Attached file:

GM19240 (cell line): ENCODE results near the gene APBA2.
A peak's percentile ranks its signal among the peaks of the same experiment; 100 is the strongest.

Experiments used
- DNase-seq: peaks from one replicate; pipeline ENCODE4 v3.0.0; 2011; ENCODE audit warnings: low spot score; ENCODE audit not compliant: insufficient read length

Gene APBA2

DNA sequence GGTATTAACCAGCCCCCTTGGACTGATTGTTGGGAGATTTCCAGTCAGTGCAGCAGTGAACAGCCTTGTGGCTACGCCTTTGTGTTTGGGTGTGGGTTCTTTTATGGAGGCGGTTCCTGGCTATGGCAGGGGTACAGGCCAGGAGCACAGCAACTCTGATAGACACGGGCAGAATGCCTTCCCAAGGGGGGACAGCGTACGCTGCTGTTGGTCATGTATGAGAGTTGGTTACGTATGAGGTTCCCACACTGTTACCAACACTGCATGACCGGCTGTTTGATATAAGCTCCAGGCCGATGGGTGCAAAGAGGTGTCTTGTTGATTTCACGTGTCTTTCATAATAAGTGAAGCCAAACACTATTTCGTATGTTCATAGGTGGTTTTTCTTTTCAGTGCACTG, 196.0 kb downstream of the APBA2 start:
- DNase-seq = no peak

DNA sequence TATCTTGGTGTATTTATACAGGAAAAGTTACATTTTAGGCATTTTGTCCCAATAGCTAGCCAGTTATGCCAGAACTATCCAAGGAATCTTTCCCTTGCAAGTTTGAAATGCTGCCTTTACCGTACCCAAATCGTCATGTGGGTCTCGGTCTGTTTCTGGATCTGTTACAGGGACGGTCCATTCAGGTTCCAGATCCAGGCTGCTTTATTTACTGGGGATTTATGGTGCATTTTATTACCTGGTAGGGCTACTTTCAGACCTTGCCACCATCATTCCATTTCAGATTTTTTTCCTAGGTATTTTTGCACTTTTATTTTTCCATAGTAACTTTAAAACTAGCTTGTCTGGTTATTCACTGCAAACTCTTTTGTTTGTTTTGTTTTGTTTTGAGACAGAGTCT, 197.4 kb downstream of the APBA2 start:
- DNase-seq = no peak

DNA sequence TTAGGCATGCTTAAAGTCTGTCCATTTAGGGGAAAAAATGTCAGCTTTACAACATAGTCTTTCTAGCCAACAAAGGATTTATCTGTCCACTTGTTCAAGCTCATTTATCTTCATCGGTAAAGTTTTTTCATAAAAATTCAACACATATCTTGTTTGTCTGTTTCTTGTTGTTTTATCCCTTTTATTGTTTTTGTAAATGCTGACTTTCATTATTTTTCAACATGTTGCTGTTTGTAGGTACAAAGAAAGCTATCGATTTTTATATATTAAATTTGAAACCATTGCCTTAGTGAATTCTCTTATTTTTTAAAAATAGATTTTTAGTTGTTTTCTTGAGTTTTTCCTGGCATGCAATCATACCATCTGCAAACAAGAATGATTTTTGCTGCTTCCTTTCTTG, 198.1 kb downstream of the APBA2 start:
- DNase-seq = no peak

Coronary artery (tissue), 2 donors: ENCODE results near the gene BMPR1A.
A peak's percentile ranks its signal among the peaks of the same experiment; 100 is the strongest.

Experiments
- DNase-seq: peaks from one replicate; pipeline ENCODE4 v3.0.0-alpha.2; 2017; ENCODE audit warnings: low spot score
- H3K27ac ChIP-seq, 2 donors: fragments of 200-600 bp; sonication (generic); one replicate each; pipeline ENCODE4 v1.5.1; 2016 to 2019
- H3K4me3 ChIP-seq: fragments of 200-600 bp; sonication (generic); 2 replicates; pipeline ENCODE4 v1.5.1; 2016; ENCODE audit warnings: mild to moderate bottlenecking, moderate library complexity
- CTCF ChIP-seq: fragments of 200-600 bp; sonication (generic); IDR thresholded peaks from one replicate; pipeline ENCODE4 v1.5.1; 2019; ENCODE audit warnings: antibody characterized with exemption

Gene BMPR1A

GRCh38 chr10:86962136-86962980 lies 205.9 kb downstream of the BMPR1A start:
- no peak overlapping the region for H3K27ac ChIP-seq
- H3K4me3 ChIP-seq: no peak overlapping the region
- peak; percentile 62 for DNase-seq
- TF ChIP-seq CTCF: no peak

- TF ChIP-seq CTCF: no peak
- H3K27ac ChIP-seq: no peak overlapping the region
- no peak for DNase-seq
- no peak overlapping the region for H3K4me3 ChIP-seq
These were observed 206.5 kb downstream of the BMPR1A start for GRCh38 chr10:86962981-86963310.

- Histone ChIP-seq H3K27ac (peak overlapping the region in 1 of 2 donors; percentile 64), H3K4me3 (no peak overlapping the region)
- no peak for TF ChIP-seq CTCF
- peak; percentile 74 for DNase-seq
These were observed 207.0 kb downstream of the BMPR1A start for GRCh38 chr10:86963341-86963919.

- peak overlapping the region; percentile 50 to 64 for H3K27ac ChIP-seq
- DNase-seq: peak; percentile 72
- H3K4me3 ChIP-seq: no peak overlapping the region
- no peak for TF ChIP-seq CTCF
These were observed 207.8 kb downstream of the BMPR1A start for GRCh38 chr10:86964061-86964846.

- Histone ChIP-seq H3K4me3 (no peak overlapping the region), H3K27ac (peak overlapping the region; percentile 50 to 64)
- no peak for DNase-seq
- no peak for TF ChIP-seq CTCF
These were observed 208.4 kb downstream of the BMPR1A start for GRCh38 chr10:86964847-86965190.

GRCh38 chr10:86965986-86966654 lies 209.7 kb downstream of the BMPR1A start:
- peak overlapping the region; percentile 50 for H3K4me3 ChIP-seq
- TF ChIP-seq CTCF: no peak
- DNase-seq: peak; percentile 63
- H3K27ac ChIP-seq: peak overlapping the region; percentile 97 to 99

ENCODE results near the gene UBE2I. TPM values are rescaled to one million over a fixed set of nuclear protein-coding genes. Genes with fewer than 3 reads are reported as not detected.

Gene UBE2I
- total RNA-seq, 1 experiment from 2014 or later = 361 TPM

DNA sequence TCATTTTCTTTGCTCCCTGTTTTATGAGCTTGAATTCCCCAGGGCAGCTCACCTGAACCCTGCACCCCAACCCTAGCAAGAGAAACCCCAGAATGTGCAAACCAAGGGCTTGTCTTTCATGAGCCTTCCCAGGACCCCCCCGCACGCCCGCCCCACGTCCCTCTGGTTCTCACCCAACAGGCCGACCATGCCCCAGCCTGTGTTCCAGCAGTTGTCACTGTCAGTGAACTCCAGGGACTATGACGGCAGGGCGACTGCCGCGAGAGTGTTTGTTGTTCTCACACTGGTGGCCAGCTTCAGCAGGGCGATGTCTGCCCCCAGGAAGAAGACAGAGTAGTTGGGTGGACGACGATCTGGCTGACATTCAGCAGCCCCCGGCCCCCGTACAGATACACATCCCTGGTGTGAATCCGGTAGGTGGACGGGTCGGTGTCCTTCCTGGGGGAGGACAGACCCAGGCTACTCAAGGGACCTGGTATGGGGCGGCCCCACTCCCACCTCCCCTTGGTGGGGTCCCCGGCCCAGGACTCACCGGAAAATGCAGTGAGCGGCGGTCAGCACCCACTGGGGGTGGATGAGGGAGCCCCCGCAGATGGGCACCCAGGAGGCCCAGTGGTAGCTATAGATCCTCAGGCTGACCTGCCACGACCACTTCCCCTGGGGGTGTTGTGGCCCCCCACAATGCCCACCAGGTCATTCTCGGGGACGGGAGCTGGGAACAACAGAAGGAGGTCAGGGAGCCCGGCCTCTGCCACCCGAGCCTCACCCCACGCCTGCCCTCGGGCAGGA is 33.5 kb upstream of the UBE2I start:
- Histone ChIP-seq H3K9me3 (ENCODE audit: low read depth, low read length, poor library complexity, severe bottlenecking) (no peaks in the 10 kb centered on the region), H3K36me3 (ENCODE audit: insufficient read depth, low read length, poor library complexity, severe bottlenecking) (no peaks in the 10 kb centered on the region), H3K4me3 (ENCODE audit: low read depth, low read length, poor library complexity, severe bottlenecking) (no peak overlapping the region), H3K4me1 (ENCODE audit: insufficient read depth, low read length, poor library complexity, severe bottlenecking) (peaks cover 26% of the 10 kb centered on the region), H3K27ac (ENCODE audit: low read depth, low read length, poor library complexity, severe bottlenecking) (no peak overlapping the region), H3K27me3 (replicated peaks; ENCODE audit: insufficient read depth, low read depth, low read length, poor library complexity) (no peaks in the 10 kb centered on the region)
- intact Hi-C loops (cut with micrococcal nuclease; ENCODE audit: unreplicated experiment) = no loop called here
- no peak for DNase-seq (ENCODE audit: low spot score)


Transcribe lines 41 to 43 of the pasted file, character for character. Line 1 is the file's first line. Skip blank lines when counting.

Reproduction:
- no peak for TF ChIP-seq CTCF
These were observed 208.4 kb downstream of the BMPR1A start for GRCh38 chr10:86964847-86965190.

GRCh38 chr10:86965986-86966654 lies 209.7 kb downstream of the BMPR1A start: